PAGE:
June 25, 2019
Volume 3 Issue 3
Nynas Hits Rough Seas in 2018
Nynas’ naphthenic business segment, which primarily supplies base oils, reported 328 million Swedish krona (U.S. $35 million) in earnings before interest, taxes, depreciation, and amortization for full year 2018, down more than 59 percent from SEK 807 million for 2017. U.S. sanctions against one of its parent companies, Petroleos de Venezuela, took a heavy toll, according to the annual report that Nynas filed last week.
Naphthenic net sales revenue totaled SEK 8.3 billion, up almost 8 percent from SEK 7.7 billion in 2017. The company attributed that increase primarily to a higher oil price and stronger U.S. dollar.
The U.S. government has imposed several types of sanctions against Venezuelan entities in recent years, but earlier this year it imposed sanctions on PdVSA and companies and individuals that help it to make money, because Washington deemed the oil company as supporting the regime of President Nicolas Maduro, whom the U.S. considers an illegitimate ruler. The United States is among the nations that view Juan Guaido as Venezuela’s legitimate president.
The company said the sanctions are restricting its crude feedstock availability, which is forcing it to seek alternative, more expensive external sources for the feedstock.
Nynas said it is also coping with other difficulties, including a run-up in global crude oil prices that squeezed margins for petroleum products, including base stocks.
“To compensate, Nynas in turn raised prices on naphthenic specialty products, something that was not well received in a competitive market,” Bo Askvik, Nynas acting president and CEO, stated in his “Message from the President” in the company’s annual report released June 20. “A weaker automotive sector in the second half of the year also affected our bottom line as demand for naphthenic oils dropped. All this resulted in much lower sales volumes than anticipated, which had a dramatic impact on our earnings.”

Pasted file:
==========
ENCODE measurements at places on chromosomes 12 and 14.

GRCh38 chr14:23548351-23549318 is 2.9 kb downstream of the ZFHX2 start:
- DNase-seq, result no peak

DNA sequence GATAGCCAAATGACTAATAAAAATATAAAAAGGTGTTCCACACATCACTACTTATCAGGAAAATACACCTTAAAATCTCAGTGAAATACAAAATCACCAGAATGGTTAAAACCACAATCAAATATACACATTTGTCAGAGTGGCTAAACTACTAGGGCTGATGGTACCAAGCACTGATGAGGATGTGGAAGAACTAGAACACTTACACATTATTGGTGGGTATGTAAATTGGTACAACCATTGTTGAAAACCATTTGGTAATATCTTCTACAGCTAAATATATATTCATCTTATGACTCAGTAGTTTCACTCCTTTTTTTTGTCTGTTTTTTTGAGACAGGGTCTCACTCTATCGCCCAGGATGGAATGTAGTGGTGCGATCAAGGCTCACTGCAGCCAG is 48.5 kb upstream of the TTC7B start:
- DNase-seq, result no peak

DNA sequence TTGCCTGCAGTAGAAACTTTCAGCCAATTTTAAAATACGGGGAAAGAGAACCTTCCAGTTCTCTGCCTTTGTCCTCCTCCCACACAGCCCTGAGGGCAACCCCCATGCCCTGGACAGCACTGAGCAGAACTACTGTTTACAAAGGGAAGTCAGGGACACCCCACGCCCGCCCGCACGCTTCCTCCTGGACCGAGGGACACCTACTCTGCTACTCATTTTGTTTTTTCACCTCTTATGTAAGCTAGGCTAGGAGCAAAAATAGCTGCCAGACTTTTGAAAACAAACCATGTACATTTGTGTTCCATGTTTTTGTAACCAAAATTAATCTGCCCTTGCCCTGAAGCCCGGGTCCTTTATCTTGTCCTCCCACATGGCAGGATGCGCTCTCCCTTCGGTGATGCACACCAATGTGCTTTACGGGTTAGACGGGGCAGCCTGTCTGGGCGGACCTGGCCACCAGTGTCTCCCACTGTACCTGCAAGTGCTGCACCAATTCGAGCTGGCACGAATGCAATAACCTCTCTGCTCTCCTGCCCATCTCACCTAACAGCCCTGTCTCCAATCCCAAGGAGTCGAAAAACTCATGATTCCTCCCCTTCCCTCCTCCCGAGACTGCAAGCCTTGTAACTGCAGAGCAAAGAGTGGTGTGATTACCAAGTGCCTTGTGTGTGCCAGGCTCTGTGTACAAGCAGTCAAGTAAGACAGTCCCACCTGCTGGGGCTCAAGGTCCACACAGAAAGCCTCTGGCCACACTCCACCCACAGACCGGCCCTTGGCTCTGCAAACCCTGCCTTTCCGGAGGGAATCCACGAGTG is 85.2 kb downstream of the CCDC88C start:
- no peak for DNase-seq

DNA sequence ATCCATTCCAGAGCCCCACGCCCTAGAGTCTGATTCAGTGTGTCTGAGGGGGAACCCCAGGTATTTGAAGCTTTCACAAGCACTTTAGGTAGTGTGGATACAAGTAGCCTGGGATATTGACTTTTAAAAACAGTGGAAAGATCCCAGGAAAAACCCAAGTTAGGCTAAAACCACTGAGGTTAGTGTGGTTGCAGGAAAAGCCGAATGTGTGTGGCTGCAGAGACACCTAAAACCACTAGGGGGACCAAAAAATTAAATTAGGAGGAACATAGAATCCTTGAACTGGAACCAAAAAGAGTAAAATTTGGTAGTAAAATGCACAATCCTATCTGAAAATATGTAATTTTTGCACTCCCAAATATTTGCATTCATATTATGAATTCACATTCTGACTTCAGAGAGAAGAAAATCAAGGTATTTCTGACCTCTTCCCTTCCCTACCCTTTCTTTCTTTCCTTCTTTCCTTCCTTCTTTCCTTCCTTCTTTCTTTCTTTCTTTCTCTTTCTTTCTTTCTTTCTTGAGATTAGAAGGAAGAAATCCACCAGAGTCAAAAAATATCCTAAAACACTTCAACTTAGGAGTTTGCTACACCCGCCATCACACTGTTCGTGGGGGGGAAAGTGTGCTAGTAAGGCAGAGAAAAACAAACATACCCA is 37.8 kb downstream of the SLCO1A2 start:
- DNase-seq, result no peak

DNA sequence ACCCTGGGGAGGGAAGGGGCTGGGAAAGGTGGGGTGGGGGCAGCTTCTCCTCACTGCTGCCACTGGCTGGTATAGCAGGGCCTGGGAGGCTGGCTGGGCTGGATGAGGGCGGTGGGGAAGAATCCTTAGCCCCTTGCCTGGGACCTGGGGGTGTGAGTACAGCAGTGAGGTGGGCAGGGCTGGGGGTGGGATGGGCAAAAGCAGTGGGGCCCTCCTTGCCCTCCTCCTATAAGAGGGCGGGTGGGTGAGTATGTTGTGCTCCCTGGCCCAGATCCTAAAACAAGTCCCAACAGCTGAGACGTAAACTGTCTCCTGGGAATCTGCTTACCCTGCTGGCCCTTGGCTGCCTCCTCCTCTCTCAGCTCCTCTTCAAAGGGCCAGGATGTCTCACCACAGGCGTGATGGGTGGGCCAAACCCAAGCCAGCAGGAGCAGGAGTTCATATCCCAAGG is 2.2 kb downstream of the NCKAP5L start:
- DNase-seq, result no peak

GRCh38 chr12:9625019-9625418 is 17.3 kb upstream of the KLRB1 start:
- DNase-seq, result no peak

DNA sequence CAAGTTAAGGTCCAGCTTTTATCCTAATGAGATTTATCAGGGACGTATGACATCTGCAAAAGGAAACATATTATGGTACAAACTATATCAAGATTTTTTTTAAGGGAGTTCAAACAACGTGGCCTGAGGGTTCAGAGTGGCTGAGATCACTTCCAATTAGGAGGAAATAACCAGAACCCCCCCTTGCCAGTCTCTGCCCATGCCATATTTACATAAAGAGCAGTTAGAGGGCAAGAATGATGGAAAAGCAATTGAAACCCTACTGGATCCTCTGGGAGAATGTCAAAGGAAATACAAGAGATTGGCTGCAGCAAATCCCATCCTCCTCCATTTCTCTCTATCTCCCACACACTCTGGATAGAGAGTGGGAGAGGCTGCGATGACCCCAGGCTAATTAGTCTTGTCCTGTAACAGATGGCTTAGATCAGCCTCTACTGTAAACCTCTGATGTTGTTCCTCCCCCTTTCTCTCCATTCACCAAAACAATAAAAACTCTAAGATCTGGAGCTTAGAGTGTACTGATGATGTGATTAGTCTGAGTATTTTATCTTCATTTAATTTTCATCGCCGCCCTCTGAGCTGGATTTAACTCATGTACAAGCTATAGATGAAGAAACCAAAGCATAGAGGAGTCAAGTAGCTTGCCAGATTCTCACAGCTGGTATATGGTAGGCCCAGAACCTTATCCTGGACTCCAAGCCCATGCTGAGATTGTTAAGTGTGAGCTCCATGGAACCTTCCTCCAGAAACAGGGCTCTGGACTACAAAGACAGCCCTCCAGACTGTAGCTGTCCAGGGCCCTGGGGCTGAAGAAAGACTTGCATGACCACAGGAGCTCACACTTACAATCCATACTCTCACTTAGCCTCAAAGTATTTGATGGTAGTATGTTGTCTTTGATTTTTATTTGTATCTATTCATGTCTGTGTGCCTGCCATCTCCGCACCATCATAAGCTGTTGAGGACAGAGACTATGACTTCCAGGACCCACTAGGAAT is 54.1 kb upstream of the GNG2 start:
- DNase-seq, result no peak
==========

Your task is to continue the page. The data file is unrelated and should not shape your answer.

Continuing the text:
Askvik explained that the company is working to mitigate the supply problem through a crude oil flexibility plan that aims to further increase purchase of crude oil from non-Venezuelan sources. “During the year we increased the use of alternative feedstocks by qualifying other crude oils, including a heavy residue for use in our Gothenburg refinery,” he noted.
He also cited what he described as reasons for optimism, including the fact that overall demand for naphthenic specialty oils continues to grow, as well as socio-economic trends such as with increasing electrification and urbanization.
“We have also been reaching out to new markets, for example, India, where we have been strengthening our presence,” Askvik added. “In 2018 we had excellent sales in tire oils and a high market share in greases.”
Nynas, a 50-50 joint venture between PdVSA and Finnish refiner Neste Oil, did receive special designation authorizing it to continue doing business. That authorization expires July 27. Nynas has a long-term marketing agreement to sell naphthenic base oils produced by the Refineria Isla refinery operated by PdVSA in Emmastad, Curacao. The base oil plant in that refinery, which has capacity to produce naphthenic and paraffinic base stocks, has not operated consistently for more than a year, at least partly because of difficulty obtaining crude oil feedstock, which is supposed to be supplied by PdVSA.
Askvik noted in the annual report that he became Nynas’ acting president and CEO in January 2019, after the company’s board decided on a change of management, with Gert Wendroth, Nynas’ president and CEO since 2014, leaving the company.